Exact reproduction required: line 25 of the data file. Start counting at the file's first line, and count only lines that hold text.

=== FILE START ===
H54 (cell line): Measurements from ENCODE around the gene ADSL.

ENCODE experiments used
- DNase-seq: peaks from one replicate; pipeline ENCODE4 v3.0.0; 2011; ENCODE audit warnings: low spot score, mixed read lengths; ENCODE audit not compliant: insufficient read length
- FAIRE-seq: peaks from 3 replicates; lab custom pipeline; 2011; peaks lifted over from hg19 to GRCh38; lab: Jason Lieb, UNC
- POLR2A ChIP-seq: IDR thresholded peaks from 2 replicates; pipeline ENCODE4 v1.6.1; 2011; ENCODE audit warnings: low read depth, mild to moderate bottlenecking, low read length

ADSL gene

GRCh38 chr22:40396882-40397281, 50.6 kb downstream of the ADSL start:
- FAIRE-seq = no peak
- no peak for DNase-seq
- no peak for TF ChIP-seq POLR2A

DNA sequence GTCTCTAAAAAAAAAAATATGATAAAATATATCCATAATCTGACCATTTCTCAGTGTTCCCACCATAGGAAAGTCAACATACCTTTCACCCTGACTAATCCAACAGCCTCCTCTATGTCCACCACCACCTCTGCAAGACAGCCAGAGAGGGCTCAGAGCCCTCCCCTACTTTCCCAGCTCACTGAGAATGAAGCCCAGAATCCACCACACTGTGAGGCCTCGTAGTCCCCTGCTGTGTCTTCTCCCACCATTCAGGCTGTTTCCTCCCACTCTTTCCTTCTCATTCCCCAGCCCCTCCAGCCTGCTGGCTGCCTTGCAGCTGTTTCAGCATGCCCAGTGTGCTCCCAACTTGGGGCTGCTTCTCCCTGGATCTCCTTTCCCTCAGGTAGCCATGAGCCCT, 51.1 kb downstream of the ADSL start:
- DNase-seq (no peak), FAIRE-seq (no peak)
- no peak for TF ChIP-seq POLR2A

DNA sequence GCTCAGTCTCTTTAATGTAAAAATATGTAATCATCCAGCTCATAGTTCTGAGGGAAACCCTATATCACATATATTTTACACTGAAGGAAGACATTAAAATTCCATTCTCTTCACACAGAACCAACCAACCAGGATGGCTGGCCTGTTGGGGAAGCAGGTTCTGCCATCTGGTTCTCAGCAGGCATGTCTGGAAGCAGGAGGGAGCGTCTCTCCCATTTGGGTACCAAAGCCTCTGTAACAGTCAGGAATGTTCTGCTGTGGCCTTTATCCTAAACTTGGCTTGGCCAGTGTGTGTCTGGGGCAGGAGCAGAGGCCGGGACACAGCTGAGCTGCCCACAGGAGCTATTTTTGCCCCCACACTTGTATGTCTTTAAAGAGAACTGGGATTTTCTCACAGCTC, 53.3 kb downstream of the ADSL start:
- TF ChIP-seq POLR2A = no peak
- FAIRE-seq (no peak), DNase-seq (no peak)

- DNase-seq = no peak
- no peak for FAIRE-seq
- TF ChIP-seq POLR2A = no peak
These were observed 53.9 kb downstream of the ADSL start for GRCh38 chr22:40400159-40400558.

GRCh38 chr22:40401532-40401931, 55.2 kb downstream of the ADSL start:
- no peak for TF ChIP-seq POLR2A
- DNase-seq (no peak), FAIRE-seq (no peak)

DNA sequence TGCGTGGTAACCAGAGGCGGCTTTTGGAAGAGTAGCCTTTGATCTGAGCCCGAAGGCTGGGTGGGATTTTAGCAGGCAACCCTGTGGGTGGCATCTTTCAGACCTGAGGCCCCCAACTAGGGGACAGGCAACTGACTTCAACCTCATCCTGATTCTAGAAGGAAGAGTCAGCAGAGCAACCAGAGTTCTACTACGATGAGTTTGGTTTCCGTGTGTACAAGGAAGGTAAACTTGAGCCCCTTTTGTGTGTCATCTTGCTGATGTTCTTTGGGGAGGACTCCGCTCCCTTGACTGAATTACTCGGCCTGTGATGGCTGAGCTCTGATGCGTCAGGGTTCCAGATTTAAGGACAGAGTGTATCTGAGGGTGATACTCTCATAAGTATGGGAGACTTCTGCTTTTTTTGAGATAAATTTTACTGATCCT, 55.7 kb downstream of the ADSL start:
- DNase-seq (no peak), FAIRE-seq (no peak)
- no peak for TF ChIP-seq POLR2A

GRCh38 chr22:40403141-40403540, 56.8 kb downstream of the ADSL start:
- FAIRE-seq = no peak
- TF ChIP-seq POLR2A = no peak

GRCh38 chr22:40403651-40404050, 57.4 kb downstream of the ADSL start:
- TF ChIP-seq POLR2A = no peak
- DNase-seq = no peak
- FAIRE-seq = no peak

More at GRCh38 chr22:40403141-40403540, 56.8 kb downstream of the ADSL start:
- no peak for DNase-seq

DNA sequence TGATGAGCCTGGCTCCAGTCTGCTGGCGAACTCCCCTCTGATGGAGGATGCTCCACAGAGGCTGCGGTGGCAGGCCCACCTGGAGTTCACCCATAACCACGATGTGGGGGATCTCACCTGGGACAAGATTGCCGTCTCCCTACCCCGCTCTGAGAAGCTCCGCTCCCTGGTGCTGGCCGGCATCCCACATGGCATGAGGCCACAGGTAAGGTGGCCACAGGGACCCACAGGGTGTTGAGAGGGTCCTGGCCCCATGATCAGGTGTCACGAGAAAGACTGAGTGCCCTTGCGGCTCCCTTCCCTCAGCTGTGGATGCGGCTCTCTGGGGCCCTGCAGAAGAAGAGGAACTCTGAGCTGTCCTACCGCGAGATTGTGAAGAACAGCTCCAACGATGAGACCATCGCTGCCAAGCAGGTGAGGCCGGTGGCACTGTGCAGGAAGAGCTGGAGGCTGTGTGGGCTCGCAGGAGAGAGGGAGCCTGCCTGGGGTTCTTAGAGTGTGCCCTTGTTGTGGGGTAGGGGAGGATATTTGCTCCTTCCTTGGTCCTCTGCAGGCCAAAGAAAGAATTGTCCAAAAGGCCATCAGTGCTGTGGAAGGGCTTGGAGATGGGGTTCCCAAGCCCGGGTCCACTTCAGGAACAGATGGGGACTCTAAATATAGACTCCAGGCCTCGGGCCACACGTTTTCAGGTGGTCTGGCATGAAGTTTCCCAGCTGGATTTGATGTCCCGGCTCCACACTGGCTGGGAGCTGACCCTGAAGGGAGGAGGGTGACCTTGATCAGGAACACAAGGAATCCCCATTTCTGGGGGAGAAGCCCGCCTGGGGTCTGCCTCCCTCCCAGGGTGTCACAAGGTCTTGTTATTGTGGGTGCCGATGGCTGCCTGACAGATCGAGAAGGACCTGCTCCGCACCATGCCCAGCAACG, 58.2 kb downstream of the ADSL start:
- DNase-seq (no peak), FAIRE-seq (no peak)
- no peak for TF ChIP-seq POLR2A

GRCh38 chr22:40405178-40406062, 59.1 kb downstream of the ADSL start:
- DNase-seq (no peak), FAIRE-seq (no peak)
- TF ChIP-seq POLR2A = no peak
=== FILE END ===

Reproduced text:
- DNase-seq (no peak), FAIRE-seq (no peak)